Continuous Improvement is a method for identifying opportunities for streamlining work and reducing waste. Continuous Improvement can be viewed as a formal practice or an informal set of guidelines, depending on the size of the organization and the extent of the Continuous Improvement initiative for it’s information technology. Traditional IT focuses internally on software, infrastructure, and even on what is commonly referred to as the “internal customer” or “business users” productivity. Continuous Improvement has since adopted a philosophy which focuses on the external customer. It is a culture shift whereby technology professionals understand the key business drivers first, and then apply technology to meet those drivers.
There is always room to improve business efficiency in an organization. In order to understand how to increase business efficiency and create a standard way of working in your organization, you’re going to need to capture your current way of working, understand where it needs to change, and implement improvements. This brings us to the 4 essential pillars of Continuous Improvement: Capture, Share, Use, and Improve.
1. Capture – The first step in the Continuous Improvement process is to capture your processes through process mapping, find the wasteful or broken processes, and work backwards from there. It seems simple, but you will need an easy to understand process mapping methodology that can capture your full end-to-end processes and a user-friendly process mapping tool that can show cost, effort, and time data.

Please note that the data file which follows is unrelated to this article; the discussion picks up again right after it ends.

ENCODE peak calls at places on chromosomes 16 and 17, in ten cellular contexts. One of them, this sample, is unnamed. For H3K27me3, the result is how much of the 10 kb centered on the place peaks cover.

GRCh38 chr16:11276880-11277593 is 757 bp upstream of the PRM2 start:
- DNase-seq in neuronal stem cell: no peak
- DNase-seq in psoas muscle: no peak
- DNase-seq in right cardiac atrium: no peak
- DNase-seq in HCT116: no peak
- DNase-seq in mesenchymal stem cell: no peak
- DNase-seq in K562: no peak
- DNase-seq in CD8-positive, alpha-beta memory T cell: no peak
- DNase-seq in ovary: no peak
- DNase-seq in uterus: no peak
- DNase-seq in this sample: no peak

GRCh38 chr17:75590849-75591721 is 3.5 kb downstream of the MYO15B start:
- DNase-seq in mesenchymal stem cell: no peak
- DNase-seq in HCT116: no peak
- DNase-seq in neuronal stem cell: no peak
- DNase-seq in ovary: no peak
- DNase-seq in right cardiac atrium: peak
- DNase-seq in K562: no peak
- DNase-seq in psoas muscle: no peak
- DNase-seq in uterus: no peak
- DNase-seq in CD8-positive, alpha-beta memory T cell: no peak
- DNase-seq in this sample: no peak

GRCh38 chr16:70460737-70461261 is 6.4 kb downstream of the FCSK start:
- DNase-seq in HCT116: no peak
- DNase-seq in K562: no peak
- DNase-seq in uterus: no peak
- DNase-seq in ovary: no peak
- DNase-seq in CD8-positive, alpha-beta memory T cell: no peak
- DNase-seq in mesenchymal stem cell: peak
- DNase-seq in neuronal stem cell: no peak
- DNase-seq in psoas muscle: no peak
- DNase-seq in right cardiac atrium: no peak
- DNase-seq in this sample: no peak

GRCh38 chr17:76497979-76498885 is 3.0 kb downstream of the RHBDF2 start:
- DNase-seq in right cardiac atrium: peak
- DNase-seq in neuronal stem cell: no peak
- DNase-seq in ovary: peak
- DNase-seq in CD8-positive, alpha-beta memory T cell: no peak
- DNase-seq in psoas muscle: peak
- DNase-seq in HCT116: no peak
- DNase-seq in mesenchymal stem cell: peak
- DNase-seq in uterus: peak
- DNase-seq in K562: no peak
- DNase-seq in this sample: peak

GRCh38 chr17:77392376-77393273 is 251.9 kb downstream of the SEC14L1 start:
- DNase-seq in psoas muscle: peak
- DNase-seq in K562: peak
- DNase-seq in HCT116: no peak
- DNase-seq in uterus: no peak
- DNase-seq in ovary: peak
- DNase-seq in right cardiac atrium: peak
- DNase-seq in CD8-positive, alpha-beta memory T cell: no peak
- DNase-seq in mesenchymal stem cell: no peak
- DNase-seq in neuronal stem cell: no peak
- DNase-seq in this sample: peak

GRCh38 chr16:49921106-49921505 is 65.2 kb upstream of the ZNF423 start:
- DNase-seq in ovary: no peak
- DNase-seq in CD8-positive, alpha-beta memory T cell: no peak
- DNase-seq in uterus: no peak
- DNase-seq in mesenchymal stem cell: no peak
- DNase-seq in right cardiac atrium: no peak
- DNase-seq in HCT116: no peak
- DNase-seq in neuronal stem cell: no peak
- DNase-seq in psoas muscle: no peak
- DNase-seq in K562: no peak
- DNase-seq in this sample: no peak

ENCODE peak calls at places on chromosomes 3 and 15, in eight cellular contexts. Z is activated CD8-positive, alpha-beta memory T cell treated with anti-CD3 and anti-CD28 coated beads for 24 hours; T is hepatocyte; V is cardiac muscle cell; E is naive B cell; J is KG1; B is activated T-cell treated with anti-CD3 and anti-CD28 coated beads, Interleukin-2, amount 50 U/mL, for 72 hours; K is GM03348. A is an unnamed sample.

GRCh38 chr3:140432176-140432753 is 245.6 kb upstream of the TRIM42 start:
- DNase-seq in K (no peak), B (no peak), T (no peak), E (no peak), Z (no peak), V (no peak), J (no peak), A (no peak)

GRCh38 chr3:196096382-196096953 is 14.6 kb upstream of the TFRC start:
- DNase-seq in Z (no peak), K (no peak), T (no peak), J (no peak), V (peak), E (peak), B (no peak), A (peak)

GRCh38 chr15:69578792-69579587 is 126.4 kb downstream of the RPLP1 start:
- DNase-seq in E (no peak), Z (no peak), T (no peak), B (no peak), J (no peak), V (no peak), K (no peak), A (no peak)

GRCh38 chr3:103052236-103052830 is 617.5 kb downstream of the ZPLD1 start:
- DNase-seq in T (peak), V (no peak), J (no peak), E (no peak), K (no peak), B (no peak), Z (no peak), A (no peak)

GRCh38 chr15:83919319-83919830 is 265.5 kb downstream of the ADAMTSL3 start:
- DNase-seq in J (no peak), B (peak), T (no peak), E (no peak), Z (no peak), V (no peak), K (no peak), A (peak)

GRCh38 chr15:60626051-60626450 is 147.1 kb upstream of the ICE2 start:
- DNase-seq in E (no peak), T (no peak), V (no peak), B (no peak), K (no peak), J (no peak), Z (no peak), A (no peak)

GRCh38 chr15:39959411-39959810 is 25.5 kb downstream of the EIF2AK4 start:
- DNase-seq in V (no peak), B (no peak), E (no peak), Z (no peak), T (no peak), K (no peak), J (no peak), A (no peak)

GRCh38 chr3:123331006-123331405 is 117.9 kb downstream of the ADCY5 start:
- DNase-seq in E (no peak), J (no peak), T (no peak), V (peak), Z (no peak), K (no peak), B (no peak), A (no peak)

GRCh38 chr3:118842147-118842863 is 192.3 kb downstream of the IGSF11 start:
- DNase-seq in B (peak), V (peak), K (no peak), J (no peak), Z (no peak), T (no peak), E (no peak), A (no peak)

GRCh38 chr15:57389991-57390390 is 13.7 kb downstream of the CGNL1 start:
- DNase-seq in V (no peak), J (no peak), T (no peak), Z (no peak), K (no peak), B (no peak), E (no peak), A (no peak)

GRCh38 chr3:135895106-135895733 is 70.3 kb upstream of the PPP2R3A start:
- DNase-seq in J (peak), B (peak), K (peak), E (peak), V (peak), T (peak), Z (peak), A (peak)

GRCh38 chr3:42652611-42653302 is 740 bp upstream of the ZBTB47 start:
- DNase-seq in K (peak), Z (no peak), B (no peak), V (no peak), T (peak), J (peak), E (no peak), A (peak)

2. Share – The Continual Improvement methodology and tools need to be user friendly because any process captured will need to be a process shared with anyone who is involved with carrying out that process. As there can be thousands of processes in an organisation with every employee responsible for different ones daily, it is essential that you can maintain a “Process Library” with easy access.
3. Use – Once access has been given, employees need to actually buy-in to the management system and use it. In addition, the tools and methodology must be clear and easy for staff to follow. New systems and projects supporting process improvement must be promoted within the organization. A process improvement community of practice can be instrumental in promoting process improvement initiatives within the organization on a regular basis to ensure that your Continuous Improvement approach has taken root, and for employees to understand that this is the new direction.